Newswise — The Addiction Medicine Foundation (TAMF, formerly known as The ABAM Foundation) today announced the accreditation of two additional fellowship programs to train addiction medicine physicians. The Addiction Medicine Foundation has supported the establishment of 44 addiction medicine fellowship training programs to date, based at major medical schools and teaching hospitals across North America, and is committed to establishing a total of 125 Accreditation Council for Graduate Medical Education-accredited addiction medicine fellowship programs by 2025.
Addiction medicine is a new multi-specialty sub-specialty of the American Board of Medical Specialties (ABMS). The sub-specialty is administratively sponsored by The American Board of Preventive Medicine and open to any ABMS certified physician.
“We welcome these two new programs as part of the critically needed expansion of the field of addiction medicine,” said Robert J. Sokol, MD, President of The Addiction Medicine Foundation. “These programs will help meet the need to train the nation’s future addiction medicine leaders who will provide expert evidence-based care, serve as faculty to train other health care professionals, and help assure that health care systems effectively address the full continuum of care from prevention to long term disease management.”
The new fellowship programs are Massachusetts General Hospital Addiction Medicine Fellowship at the Massachusetts General Hospital, and the University of Utah Addiction Medicine Fellowship at University of Utah Health Care. The Mass General program will offer two fellowship positions and be directed by Sarah E. Wakeman, MD. Dr. Wakeman is Assistant Professor of Medicine, Harvard Medical School and Medical Director, Massachusetts General Hospital Substance Use Disorder Initiative. The University of Utah program will offer one fellowship position and be directed by Elizabeth F. Howell, MD. Dr. Howell is Associate Professor of Psychiatry and also the Director of the Addiction Psychiatry Fellowship Program.
Addiction medicine is defined as the prevention of the risky use of substances, including nicotine, alcohol, prescription medications and other licit and illicit drugs, and the evaluation, diagnosis, treatment and management of the disease of addiction and related health conditions. Physicians specializing in this field also help family members whose health and functioning are affected by a loved one’s substance use or addiction.
The growing field of addiction medicine will provide urgently needed care to the more than 40 million Americans (16 percent of the non-institutionalized U.S. population age 12 and over) who meet medical criteria for addiction involving nicotine, alcohol or other drugs and the 80 million (32 percent) who engage in risky use of one or more addictive substances. Today few receive any form of prevention or early intervention and only about one in ten people who need treatment for addiction receive any form of treatment. Of those who do receive treatment, few receive evidence-based care.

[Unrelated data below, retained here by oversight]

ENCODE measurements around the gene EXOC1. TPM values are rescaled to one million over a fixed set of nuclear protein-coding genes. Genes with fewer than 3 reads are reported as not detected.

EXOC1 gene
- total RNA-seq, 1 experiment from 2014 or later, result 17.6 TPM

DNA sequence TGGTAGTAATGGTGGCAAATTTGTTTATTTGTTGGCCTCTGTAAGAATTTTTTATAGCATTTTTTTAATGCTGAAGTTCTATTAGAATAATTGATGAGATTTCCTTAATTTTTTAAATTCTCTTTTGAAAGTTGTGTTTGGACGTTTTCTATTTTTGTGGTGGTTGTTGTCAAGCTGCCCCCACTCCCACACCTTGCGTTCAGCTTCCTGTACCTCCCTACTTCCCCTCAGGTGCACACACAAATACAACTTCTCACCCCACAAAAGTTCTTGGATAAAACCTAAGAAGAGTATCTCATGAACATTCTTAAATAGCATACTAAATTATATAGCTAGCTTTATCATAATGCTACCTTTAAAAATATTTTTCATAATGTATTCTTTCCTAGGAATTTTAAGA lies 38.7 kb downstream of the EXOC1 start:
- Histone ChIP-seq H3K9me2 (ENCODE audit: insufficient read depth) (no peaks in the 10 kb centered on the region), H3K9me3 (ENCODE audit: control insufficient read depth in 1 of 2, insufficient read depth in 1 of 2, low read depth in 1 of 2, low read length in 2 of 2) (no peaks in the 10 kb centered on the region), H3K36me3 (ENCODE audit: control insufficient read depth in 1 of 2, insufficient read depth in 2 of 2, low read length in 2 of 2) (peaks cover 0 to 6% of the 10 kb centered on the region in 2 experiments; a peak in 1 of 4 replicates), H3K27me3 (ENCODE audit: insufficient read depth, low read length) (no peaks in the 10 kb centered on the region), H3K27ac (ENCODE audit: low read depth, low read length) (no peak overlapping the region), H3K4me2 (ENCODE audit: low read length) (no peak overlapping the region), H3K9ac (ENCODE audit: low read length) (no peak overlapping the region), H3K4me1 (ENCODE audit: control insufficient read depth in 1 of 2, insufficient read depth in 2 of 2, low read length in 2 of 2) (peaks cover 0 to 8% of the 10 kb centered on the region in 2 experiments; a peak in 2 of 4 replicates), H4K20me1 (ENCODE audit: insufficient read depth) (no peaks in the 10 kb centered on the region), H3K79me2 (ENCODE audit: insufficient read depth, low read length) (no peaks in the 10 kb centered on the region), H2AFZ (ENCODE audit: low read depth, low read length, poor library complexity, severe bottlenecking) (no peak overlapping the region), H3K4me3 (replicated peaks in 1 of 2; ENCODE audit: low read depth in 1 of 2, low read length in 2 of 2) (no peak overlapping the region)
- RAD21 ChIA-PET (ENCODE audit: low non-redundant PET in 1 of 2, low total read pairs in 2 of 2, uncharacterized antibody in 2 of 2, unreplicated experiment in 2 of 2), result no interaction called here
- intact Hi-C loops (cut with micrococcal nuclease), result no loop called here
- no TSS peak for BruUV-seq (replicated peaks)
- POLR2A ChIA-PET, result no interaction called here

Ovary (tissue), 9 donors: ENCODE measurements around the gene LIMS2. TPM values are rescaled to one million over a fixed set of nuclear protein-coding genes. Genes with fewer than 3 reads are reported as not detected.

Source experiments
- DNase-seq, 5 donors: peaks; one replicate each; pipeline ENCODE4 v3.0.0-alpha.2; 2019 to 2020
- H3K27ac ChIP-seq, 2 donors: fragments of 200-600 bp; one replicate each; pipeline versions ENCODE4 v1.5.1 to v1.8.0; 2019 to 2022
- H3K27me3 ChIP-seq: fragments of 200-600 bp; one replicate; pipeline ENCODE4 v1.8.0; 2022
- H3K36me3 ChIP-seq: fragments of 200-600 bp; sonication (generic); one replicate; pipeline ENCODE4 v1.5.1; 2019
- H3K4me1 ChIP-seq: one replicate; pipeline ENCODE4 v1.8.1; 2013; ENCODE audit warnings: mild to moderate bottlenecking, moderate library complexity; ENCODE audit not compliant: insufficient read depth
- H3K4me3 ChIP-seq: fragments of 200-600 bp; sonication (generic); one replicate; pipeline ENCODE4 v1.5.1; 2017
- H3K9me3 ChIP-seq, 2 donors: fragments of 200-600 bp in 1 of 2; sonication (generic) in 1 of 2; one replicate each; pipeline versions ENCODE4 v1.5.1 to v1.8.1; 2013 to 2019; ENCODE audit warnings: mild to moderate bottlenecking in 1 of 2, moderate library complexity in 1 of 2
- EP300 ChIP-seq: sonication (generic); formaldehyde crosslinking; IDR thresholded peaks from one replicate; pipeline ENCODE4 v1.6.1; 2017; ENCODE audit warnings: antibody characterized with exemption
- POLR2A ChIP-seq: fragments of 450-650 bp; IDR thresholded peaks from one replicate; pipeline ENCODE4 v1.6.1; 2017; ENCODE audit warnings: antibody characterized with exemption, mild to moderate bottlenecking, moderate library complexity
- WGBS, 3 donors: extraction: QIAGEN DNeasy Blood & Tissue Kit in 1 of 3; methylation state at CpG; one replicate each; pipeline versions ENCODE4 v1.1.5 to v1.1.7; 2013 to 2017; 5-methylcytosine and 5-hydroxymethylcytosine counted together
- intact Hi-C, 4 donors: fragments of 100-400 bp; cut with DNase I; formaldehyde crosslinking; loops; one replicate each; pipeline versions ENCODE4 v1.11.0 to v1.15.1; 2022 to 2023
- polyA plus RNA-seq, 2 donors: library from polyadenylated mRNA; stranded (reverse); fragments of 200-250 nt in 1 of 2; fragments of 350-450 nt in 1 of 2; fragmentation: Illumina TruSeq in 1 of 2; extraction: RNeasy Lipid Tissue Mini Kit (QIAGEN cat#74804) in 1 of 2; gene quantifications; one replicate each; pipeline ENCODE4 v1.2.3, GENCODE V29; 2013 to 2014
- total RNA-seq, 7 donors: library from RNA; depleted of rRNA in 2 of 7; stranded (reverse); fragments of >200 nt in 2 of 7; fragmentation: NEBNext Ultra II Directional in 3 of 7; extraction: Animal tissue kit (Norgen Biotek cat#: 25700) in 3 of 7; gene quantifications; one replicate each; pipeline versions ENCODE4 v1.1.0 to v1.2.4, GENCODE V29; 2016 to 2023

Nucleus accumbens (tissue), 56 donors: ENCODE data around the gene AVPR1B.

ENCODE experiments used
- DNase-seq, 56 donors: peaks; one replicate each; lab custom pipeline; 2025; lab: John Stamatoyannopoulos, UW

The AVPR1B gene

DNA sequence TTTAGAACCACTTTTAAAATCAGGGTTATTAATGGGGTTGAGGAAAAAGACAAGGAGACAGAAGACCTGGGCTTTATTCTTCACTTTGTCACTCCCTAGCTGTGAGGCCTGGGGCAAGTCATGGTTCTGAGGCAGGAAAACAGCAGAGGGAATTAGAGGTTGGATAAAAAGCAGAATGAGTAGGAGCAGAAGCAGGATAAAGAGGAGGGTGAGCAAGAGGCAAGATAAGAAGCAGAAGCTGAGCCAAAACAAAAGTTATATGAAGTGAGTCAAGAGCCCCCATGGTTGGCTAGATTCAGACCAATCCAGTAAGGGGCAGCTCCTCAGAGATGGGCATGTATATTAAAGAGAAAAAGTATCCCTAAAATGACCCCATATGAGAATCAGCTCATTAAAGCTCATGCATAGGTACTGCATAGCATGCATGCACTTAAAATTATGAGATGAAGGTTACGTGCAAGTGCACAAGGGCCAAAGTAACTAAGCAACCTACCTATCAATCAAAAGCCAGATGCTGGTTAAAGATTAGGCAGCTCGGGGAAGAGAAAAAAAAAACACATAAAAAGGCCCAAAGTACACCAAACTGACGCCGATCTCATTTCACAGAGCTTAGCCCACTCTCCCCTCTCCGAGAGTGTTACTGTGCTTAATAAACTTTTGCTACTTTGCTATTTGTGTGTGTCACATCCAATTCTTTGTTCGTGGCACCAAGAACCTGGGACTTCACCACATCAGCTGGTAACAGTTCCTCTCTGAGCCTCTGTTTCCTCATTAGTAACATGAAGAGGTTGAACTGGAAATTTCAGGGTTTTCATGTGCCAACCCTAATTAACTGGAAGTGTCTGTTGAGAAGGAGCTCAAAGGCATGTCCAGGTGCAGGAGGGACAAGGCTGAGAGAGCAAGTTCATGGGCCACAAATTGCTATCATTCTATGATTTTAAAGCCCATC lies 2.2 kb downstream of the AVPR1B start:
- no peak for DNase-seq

Risky substance use and untreated addiction account for one-third of inpatient hospital costs and 24 percent of all deaths in the United States each year, cause or contribute to more than 100 other conditions requiring medical care, as well as vehicular crashes, other fatal and non-fatal injuries, overdose deaths, suicides, homicides, domestic discord, the highest incarceration rate in the world and many other costly social consequences. The economic cost to society is greater than the cost of diabetes and all cancers combined. Despite these startling statistics on the prevalence and costs of addiction, few physicians have been trained to prevent or treat it.
To address this vast unmet need, The Addiction Medicine Foundation is committed to building the addiction medicine workforce. To date, 4,000 physicians have been certified by the American Board of Addiction Medicine. The fellowship programs are modeled on the Foundation’s national guidelines, Program Requirements for Graduate Medical Education in Addiction Medicine.
A sub-specialty certification in the field of addiction psychiatry (ADP) has been available since 1992 and patients, all of medicine and health care have benefited from this sub-specialty. ADP certification and the training for it is restricted to psychiatrists. The new certification and training in addiction medicine will be available to physicians across all medical fields.
The Addiction Medicine Foundation’s work in advancing a trained addiction medicine physician workforce is dependent on philanthropic and other support. The Foundation has received significant funding from the Conrad N. Hilton Foundation, the Josiah Macy Jr. Foundation, other philanthropies and governmental agencies including the National Institute on Alcohol Abuse and Alcoholism and the National Institute on Drug Abuse.
The Addiction Medicine Foundation’s purpose is to establish and accredit addiction medicine training programs and support the advancement of the field and care of patients. The Foundation is governed by 11 distinguished physicians from a range of medical specialties. For a list of all 44 fellowships and more information, visit www.abamfoundation.org, call (301) 656-3378 or email email@example.com.